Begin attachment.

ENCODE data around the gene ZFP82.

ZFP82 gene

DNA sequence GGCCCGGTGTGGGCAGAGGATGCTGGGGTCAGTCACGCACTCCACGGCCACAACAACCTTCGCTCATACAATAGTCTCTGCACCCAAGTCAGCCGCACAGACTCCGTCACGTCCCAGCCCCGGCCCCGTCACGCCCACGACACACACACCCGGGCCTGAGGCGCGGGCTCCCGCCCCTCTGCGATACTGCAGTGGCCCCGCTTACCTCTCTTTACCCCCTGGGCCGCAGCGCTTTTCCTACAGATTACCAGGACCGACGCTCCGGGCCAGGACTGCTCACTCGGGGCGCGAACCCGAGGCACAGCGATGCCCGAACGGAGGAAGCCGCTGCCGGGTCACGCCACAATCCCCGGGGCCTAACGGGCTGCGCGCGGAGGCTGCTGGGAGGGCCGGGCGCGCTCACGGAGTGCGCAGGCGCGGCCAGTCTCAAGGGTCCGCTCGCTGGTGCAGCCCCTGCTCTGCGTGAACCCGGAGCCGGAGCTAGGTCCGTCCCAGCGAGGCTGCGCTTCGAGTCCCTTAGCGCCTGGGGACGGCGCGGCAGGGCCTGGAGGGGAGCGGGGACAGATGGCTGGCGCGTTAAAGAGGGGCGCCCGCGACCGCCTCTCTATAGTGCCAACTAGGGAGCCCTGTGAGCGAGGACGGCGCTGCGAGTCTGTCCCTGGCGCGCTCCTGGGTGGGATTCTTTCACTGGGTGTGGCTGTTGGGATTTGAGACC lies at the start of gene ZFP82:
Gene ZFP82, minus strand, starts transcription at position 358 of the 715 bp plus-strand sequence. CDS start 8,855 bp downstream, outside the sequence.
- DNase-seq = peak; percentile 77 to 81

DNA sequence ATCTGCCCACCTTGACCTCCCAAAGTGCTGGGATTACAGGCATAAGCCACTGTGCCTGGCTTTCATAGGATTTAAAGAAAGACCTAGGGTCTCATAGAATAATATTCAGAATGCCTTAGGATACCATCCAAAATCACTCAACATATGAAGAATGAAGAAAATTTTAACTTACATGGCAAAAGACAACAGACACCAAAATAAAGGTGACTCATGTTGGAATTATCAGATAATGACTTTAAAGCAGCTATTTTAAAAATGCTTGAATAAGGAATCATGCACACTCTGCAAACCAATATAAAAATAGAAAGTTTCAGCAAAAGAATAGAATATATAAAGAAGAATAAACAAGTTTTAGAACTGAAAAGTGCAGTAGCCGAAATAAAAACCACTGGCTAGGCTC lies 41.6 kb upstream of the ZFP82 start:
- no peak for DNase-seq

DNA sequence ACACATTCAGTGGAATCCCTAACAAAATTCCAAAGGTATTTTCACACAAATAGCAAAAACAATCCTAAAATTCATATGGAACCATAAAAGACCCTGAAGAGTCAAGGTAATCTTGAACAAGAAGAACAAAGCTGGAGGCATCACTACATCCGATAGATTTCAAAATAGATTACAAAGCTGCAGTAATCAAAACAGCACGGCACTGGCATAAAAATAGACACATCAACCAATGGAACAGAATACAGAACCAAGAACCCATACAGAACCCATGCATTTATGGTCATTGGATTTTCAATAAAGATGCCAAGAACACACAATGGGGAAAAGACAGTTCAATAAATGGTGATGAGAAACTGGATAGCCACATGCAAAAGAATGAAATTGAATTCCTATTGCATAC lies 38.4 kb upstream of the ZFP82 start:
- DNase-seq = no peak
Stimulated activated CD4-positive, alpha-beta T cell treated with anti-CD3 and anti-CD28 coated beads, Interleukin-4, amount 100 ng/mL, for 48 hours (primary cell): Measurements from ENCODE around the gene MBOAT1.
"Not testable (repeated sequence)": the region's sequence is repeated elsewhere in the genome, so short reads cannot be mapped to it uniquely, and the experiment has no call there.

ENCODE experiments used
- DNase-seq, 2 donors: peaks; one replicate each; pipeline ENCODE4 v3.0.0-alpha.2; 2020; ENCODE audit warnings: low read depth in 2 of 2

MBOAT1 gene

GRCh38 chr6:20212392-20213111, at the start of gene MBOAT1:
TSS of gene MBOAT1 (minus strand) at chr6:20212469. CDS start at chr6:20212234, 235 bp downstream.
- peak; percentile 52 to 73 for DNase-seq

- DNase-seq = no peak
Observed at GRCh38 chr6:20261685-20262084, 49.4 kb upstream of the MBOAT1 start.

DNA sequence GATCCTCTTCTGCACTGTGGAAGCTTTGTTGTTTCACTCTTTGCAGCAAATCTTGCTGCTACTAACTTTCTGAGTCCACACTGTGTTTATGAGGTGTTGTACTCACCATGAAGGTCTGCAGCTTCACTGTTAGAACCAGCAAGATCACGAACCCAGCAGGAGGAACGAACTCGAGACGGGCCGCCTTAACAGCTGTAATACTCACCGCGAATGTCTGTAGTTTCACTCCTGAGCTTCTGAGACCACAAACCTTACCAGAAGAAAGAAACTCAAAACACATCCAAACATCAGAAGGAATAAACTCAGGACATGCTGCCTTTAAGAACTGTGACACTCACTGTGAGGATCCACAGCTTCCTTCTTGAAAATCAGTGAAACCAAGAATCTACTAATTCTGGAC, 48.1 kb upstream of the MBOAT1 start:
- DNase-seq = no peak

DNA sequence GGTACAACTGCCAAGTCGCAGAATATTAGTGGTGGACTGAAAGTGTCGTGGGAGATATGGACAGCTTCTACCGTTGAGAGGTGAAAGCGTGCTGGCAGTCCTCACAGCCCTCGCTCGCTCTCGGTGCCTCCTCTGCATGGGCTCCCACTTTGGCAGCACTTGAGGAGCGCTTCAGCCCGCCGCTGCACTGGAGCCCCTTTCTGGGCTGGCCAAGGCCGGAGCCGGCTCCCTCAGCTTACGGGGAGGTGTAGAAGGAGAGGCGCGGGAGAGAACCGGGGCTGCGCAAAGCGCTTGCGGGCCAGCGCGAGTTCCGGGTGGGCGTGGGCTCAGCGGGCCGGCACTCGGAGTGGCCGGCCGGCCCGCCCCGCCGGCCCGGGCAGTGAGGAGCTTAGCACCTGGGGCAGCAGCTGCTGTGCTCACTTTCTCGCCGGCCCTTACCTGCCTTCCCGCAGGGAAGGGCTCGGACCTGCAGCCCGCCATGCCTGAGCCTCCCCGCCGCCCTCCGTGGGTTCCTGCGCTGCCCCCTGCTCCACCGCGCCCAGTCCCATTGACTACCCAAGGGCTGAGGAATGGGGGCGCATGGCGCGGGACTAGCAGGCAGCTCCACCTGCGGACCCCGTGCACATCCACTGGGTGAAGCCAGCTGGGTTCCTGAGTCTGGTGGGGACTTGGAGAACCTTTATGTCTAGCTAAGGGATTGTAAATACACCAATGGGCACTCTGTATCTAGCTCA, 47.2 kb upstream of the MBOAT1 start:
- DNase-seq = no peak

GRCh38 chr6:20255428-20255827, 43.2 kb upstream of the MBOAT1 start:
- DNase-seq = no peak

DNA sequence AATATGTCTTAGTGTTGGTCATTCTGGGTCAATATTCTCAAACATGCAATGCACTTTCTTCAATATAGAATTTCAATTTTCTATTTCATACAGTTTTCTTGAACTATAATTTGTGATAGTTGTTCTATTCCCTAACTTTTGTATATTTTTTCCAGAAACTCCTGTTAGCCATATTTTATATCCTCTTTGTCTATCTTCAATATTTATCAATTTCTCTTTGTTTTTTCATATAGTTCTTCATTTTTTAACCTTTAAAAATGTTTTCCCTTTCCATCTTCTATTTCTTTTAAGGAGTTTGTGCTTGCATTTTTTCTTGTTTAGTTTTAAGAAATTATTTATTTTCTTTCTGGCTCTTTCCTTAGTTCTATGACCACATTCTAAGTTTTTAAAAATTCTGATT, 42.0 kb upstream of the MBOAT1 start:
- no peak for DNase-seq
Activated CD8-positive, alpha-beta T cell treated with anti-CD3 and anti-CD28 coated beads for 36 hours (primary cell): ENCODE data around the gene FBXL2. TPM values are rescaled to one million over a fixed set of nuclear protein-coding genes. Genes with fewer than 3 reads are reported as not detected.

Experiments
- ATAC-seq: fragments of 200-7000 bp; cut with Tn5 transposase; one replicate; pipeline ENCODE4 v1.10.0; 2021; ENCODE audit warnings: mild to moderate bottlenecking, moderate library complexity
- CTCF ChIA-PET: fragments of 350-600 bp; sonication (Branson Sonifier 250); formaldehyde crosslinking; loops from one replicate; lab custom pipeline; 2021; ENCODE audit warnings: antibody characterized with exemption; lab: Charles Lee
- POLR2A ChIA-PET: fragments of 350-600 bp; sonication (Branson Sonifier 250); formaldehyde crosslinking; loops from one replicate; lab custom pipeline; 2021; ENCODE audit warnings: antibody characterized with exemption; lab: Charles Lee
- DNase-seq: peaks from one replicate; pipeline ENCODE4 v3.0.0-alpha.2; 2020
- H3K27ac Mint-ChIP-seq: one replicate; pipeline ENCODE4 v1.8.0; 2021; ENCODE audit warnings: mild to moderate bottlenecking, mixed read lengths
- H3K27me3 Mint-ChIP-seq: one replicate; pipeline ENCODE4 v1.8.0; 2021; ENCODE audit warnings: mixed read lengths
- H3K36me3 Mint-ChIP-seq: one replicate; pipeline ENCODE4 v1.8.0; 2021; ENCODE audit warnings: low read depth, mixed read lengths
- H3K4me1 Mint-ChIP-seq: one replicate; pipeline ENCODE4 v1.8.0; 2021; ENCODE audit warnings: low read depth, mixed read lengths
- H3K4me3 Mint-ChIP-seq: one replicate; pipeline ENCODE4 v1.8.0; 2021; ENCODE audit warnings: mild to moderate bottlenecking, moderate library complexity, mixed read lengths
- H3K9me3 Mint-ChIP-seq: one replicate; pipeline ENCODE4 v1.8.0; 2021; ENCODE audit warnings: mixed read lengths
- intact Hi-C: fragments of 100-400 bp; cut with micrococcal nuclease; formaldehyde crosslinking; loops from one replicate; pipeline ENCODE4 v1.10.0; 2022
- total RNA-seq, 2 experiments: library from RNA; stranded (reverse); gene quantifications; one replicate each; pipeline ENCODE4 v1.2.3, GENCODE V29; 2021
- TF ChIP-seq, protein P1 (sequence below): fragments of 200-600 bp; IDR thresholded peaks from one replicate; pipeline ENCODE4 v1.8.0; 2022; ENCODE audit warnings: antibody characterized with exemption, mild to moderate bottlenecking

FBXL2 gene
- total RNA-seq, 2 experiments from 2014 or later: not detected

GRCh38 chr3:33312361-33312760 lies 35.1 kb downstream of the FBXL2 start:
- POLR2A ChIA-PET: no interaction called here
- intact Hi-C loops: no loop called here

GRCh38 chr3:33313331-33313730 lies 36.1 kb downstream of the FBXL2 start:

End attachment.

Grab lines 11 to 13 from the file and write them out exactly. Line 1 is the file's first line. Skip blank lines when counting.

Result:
"Not testable (repeated sequence)": the region's sequence is repeated elsewhere in the genome, so short reads cannot be mapped to it uniquely, and the experiment has no call there.

ENCODE experiments used
- DNase-seq, 2 donors: peaks; one replicate each; pipeline ENCODE4 v3.0.0-alpha.2; 2020; ENCODE audit warnings: low read depth in 2 of 2